construction marketingNarrow Your Marketing

A shotgun approach to marketing your construction services is almost guaranteed to be a waste of time, effort and resources. It’s necessary to narrow your marketing to those who might reasonably be expected to need your services. A newspaper advertisement pointing out general services might be fine, but if you are looking for broader opportunities, you’ll have to specialize. For example, if you advertise in industry publications, you’ll not have much luck advertising in agricultural publications if all you do is retail or residential construction. If you have a specialty in building agricultural structures, however, that type of magazine is a good choice. Marketing to former customers can also narrow your marketing to a proven and interested group.

Use the Proper Techniques

Your marketing must use the proper techniques to reach the audience most likely to need your services. The type of media you use — radio, television, print, or online — will depend on the type of customer you’re looking for. Mailing lists can be effective, but they need to be targeted to potential customers who will need the type of construction services you offer. Techniques such as programmatic advertising — a method of buying advertising and marketing media based on very specific audience characteristics and criteria — can let you get your message in front of a very narrow but very receptive group of potential customers.

Construction Monitor is dedicated to the success of construction businesses, and provides the data, construction leads, and best practices information they need to survive and thrive in a competitive industry. Contact us today for more information on construction marketing and how you can shape your marketing program to best take advantage of your available resources and the market you wish to serve.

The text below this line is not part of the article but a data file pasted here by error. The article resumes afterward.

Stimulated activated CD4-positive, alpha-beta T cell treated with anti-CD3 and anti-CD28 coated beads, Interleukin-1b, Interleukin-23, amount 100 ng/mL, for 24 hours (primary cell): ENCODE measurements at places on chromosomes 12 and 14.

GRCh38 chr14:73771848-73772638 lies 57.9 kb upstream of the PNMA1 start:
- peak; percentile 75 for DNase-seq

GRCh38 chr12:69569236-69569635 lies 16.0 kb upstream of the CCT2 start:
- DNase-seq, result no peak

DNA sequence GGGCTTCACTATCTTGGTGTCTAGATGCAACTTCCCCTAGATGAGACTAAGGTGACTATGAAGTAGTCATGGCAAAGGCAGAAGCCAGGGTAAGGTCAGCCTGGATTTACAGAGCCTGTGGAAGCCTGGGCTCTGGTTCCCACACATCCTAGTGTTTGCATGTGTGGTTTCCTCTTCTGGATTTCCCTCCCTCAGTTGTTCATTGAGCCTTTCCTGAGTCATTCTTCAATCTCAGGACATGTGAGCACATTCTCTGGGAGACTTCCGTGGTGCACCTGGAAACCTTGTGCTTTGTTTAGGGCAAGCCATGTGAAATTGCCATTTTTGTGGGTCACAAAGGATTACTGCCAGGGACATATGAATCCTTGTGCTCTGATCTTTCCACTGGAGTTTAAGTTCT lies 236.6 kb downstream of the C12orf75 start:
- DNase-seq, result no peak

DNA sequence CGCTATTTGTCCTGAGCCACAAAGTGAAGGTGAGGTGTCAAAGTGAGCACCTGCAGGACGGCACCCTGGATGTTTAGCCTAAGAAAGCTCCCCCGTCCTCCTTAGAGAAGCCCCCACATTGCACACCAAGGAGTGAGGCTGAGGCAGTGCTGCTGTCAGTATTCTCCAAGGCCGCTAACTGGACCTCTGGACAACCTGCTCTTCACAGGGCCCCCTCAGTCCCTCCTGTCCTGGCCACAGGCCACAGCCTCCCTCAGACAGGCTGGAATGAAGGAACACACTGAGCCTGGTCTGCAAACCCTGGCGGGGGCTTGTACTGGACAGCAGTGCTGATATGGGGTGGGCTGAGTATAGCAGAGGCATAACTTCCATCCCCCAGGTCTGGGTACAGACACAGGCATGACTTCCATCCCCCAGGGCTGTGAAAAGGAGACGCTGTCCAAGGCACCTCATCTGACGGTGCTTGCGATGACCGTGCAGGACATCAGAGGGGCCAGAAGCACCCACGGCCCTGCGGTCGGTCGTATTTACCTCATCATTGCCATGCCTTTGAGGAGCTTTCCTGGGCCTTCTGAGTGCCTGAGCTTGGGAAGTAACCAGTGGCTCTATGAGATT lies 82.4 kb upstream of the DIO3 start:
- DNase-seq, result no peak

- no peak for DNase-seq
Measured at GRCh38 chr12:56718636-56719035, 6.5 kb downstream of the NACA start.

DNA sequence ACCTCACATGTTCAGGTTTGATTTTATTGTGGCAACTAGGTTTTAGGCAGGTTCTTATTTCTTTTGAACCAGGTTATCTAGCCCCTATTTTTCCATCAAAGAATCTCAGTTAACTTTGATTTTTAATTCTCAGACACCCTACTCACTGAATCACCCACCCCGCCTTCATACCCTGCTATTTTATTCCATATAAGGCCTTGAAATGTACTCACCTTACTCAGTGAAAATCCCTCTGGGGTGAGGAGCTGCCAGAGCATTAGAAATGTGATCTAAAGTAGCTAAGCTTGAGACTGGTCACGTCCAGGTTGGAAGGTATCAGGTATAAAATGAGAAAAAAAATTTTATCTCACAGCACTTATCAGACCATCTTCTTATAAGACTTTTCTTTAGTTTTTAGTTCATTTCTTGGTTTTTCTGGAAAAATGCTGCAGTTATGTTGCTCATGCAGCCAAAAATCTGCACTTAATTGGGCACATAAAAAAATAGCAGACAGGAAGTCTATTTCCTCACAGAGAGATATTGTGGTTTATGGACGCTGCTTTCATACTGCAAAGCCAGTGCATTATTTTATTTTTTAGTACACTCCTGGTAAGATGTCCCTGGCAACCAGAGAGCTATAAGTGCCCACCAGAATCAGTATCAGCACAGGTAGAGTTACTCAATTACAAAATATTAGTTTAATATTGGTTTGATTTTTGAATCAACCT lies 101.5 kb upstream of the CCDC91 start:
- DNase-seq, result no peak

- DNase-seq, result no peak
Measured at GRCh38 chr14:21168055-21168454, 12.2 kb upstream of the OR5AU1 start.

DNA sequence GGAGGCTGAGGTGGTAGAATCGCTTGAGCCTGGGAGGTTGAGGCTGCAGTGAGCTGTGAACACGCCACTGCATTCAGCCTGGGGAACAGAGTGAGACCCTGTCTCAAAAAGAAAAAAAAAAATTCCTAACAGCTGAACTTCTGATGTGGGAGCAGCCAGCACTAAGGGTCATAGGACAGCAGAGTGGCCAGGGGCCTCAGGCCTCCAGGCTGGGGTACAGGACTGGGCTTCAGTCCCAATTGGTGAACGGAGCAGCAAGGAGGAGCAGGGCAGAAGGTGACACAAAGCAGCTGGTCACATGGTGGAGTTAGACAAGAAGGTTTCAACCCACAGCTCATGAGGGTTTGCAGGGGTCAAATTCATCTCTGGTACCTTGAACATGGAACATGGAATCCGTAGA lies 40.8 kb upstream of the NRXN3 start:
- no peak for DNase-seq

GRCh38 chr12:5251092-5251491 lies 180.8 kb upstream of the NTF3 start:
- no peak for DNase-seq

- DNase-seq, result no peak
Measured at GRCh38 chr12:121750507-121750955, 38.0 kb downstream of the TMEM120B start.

Best Practices for Contractor Websites

While word of mouth might be the biggest part of your current construction marketing plan, it shouldn’t be the only one. Your website has the potential to be a major source of construction leads, but only if you give it the power to do so.

construction marketingDesign That Draws Clients

Make a good first impression with a website design that’s up-to-date and consistent in appearance, and that loads quickly. A site with no cohesive color scheme, or one that’s cluttered or full of bland stock photos detracts from your professional image.

If your site is like most, some 35 percent of your visitors are viewing on mobile devices, such as smart phones and tablets. Make sure your site is optimized for mobile so these visitors stick around.

From the design, text and images on your site, it should be immediately apparent who you are, what you do and who your target clients are. To pull in construction leads, the design should lead visitors on a clear path to a specific action, such as filling in a contact form.

Get familiar with the major factors affecting your ranking in Google so clients can find you more easily. This includes keyword placement, update frequency, image optimization, and outbound links to authority sites.

Content That Connects

In addition to providing information about your company, your website should act as a useful resource for your target market. Offering educational content encourages your clients to view you as knowledgeable, helpful and trustworthy.

Instead of hiding behind a corporate facade, let your visitors get to know the human side of your company. Include an in-depth “About” page, pictures of the company owners and employees, and photos of the office and equipment. Letting people see the real you builds trust and helps your visitors remember you — both critical factors in construction marketing online.

To further build trust, include testimonials from former clients and links to reviews of your company on other websites, such as the Better Business Bureau.

For more tips on effective construction marketing, contact Construction Monitor today.